I always use:

``````p^=True
``````

If p is a boolean, this switches between true and false.

Trigonometric approach, just because `sin` and `cos` functions are cool. ``````>>> import math
>>> def generator01():
...     n=0
...     while True:
...         yield abs( int( math.cos( n * 0.5 * math.pi  ) ) )
...         n+=1
...
>>> g=generator01()
>>> g.next()
1
>>> g.next()
0
>>> g.next()
1
>>> g.next()
0
``````

Using exception handler

``````>>> def toogle(x):
...     try:
...         return x/x-x/x
...     except  ZeroDivisionError:
...         return 1
...
>>> x=0
>>> x=toogle(x)
>>> x
1
>>> x=toogle(x)
>>> x
0
>>> x=toogle(x)
>>> x
1
>>> x=toogle(x)
>>> x
0
``````

Ok, I’m the worst: ``````import math
import sys

d={1:0,0:1}
l=[1,0]

def exception_approach(x):
try:
return x/x-x/x
except  ZeroDivisionError:
return 1

def cosinus_approach(x):
return abs( int( math.cos( x * 0.5 * math.pi  ) ) )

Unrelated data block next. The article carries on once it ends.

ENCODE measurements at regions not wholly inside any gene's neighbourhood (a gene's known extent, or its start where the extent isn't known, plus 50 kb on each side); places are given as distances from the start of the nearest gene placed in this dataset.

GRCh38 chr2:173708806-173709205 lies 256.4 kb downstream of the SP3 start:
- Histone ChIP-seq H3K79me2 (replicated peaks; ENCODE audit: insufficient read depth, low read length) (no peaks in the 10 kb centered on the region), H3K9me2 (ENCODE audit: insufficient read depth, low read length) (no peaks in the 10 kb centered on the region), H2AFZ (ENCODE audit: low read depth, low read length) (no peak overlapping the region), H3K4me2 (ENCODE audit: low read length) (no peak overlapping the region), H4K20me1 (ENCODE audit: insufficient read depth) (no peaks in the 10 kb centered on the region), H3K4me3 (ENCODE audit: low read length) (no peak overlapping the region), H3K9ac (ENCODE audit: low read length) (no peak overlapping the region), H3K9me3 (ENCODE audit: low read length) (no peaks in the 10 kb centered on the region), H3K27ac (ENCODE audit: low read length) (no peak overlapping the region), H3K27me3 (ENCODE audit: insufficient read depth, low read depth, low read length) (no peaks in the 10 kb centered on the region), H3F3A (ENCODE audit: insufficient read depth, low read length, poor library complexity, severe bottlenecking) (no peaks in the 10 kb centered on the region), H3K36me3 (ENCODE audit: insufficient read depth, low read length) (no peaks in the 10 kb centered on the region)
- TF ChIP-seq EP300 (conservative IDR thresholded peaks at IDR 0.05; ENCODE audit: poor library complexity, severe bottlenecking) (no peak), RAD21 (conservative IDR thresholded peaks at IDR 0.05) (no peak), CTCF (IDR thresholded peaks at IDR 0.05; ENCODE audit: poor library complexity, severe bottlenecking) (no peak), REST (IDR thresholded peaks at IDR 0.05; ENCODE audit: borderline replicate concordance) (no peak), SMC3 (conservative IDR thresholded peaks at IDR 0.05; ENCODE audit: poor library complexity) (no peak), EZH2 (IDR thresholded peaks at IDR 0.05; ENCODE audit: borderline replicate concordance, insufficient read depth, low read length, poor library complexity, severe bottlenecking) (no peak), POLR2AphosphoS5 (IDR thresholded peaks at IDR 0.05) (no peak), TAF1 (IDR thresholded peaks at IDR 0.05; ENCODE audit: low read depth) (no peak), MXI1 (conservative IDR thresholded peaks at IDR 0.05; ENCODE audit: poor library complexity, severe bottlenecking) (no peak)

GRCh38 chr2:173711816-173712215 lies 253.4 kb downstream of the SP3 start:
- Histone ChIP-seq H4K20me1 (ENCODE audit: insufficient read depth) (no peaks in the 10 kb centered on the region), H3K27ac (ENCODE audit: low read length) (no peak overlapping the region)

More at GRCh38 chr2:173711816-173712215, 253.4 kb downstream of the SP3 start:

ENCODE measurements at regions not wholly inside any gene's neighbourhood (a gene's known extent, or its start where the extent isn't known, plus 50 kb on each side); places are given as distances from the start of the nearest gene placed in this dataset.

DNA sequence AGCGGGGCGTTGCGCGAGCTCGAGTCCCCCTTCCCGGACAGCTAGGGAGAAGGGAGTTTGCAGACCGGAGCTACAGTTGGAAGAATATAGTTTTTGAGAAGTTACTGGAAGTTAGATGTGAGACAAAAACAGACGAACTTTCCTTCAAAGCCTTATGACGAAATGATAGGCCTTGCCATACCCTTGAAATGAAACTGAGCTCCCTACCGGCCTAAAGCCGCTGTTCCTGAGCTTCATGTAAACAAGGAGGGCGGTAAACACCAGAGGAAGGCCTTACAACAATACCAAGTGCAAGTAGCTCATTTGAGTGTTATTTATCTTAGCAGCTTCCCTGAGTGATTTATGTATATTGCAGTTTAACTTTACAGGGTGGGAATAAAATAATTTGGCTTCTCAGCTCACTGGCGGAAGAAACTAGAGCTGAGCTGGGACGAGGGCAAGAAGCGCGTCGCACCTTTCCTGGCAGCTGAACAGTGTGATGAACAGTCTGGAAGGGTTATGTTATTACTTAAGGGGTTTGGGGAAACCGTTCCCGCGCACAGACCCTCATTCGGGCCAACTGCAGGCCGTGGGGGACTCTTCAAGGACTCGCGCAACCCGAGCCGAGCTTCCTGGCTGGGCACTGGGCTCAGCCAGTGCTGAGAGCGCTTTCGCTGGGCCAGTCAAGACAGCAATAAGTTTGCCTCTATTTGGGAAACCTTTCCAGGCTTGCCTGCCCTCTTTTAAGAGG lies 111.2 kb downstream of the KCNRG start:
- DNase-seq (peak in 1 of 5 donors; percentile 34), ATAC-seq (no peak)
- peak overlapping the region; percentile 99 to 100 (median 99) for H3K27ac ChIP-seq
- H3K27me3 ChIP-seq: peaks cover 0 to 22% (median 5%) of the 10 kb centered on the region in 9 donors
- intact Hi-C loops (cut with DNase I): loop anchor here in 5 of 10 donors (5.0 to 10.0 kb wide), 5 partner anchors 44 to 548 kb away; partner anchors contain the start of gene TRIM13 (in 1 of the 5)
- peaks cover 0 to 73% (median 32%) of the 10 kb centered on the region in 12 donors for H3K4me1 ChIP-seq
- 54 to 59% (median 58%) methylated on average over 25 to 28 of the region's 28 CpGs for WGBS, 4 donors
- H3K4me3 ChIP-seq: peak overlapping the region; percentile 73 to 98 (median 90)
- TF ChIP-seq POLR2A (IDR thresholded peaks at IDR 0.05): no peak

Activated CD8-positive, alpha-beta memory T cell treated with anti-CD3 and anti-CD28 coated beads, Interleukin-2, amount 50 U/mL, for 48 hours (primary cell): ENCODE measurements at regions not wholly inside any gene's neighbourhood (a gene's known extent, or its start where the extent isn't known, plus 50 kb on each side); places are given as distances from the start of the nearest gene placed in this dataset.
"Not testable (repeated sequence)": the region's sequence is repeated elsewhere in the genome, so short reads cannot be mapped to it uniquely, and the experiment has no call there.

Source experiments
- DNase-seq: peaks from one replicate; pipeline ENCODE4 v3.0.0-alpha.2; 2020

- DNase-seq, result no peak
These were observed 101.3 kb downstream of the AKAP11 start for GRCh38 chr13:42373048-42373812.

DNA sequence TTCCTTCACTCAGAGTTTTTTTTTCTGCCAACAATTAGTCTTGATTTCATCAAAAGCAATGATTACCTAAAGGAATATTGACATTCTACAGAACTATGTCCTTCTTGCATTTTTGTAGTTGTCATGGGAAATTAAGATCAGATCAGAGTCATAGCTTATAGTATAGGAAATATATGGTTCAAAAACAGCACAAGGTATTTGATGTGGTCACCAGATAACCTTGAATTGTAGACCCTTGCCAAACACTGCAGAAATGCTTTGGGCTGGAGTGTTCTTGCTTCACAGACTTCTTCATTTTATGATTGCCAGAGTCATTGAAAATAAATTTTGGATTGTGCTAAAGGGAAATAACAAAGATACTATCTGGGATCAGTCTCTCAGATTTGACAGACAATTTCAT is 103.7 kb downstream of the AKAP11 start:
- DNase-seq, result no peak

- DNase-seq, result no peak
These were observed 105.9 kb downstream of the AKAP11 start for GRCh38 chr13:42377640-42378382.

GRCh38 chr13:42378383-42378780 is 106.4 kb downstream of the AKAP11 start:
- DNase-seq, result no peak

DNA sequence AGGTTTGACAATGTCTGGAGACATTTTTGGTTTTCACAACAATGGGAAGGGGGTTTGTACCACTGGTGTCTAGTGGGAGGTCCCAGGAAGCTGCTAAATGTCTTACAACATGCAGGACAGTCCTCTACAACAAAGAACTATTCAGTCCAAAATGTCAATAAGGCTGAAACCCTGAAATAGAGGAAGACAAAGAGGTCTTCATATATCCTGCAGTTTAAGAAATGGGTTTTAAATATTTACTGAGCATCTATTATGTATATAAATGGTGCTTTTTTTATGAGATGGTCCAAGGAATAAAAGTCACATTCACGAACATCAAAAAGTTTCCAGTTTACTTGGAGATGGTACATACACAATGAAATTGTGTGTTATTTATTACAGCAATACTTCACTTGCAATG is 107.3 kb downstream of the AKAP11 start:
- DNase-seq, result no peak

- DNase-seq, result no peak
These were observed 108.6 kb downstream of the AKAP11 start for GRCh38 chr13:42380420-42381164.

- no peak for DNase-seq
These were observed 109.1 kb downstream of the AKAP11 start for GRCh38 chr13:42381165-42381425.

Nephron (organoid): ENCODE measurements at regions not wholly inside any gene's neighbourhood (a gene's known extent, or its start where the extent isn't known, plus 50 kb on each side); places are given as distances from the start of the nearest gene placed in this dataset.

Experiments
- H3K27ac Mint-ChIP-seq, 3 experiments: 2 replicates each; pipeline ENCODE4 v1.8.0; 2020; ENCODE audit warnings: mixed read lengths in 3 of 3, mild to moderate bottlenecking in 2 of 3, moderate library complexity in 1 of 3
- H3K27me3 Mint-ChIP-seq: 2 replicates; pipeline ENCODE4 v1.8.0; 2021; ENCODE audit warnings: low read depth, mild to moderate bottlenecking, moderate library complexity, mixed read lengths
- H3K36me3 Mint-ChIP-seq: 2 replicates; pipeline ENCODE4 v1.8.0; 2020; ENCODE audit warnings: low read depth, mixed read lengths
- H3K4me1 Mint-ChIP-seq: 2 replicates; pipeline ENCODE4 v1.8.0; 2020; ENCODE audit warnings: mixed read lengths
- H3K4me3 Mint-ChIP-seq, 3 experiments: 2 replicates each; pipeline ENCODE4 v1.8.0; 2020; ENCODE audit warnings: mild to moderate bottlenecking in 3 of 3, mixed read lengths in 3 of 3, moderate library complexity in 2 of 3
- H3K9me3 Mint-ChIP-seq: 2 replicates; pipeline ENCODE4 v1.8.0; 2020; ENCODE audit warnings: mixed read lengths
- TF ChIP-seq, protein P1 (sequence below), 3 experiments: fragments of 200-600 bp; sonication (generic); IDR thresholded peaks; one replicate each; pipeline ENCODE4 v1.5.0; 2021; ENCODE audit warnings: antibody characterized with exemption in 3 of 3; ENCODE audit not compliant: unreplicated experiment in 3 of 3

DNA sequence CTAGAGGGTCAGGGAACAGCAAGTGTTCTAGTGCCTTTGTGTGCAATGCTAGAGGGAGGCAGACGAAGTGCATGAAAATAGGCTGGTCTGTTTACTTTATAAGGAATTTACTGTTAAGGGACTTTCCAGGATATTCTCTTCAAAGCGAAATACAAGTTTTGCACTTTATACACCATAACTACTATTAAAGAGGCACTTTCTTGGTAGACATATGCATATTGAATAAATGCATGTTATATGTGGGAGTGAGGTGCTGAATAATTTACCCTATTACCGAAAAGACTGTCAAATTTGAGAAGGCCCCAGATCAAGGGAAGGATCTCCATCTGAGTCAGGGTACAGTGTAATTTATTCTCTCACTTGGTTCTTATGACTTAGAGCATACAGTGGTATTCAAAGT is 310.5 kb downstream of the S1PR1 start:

def module_approach(x):
return  (x + 1)  % 2

def subs_approach(x):
return  x - 1

def if_approach(x):
return 0 if x == 1 else 1

def list_approach(x):
global l
return l[x]

def dict_approach(x):
global d
return d[x]

def xor_approach(x):
return x^1

def not_approach(x):
b=bool(x)
p=not b
return int(p)

funcs=[ exception_approach, cosinus_approach, dict_approach, module_approach, subs_approach, if_approach, list_approach, xor_approach, not_approach ]

f=funcs[int(sys.argv)]
print "nnn", f.func_name
x=0
for _ in range(0,100000000):
x=f(x)
``````

The easiest way to toggle between 1 and 0 is to subtract from 1.

``````def toggle(value):
return 1 - value
``````